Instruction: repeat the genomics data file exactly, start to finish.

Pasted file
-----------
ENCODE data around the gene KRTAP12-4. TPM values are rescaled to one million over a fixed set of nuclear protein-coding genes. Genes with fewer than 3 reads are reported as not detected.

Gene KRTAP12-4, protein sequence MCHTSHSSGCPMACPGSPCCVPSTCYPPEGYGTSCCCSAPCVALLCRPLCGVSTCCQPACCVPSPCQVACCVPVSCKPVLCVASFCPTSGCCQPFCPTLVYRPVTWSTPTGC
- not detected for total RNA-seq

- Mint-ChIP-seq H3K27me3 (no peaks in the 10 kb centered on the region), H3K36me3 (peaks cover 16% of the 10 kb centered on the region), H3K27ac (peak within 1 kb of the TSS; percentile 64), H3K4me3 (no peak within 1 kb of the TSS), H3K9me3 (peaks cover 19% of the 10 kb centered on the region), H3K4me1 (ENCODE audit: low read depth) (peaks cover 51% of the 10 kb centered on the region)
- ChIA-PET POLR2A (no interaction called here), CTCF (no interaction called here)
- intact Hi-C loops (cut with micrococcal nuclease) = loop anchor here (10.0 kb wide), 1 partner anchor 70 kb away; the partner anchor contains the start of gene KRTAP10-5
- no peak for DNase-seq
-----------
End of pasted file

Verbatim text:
ENCODE data around the gene KRTAP12-4. TPM values are rescaled to one million over a fixed set of nuclear protein-coding genes. Genes with fewer than 3 reads are reported as not detected.

Gene KRTAP12-4, protein sequence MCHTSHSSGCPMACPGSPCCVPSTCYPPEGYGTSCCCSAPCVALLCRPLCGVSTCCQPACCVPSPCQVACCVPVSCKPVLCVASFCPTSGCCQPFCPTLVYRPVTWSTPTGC
- not detected for total RNA-seq

- Mint-ChIP-seq H3K27me3 (no peaks in the 10 kb centered on the region), H3K36me3 (peaks cover 16% of the 10 kb centered on the region), H3K27ac (peak within 1 kb of the TSS; percentile 64), H3K4me3 (no peak within 1 kb of the TSS), H3K9me3 (peaks cover 19% of the 10 kb centered on the region), H3K4me1 (ENCODE audit: low read depth) (peaks cover 51% of the 10 kb centered on the region)
- ChIA-PET POLR2A (no interaction called here), CTCF (no interaction called here)
- intact Hi-C loops (cut with micrococcal nuclease) = loop anchor here (10.0 kb wide), 1 partner anchor 70 kb away; the partner anchor contains the start of gene KRTAP10-5
- no peak for DNase-seq